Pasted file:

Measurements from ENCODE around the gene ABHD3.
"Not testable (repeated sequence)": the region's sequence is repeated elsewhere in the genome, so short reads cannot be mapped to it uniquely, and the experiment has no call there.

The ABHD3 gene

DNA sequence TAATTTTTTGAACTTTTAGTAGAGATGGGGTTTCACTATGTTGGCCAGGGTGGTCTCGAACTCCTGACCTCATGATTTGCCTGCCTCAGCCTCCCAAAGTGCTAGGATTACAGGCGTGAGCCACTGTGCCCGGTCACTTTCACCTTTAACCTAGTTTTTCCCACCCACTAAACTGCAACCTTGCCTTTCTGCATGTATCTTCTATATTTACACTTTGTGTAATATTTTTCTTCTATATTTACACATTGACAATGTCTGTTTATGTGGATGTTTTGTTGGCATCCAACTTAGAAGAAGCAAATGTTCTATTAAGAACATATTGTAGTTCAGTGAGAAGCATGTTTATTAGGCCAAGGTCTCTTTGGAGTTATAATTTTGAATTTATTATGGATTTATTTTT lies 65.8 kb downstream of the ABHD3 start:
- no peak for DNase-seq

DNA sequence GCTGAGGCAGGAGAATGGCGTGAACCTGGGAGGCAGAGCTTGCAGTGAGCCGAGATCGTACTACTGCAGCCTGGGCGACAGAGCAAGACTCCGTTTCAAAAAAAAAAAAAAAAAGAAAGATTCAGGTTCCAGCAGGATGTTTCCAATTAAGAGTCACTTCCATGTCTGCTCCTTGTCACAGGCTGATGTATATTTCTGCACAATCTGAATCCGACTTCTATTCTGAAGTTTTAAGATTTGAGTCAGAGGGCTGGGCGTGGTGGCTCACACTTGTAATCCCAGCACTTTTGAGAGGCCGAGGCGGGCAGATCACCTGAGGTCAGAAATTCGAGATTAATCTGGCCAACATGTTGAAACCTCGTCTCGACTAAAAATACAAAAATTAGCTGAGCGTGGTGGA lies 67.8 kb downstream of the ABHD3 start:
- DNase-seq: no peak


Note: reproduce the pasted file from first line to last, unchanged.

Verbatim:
Measurements from ENCODE around the gene ABHD3.
"Not testable (repeated sequence)": the region's sequence is repeated elsewhere in the genome, so short reads cannot be mapped to it uniquely, and the experiment has no call there.

The ABHD3 gene

DNA sequence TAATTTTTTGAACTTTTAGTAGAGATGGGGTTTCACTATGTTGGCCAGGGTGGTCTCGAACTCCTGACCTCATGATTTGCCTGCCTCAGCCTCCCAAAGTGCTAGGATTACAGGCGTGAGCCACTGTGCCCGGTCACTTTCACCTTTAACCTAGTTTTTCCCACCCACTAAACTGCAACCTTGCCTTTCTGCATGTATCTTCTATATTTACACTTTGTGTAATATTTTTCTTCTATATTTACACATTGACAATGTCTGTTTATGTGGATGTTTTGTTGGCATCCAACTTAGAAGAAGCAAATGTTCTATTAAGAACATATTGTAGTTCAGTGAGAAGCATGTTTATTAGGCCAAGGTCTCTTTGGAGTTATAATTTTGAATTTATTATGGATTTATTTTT lies 65.8 kb downstream of the ABHD3 start:
- no peak for DNase-seq

DNA sequence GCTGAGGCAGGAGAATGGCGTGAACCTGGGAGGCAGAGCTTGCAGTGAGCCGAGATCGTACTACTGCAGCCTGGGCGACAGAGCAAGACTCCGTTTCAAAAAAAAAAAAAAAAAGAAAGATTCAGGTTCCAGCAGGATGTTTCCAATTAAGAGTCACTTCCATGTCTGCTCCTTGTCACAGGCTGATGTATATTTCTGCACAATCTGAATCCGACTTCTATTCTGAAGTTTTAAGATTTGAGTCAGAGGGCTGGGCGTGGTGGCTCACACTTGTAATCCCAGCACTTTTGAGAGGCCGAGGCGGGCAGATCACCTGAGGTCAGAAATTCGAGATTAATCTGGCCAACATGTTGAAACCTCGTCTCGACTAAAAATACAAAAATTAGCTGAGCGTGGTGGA lies 67.8 kb downstream of the ABHD3 start:
- DNase-seq: no peak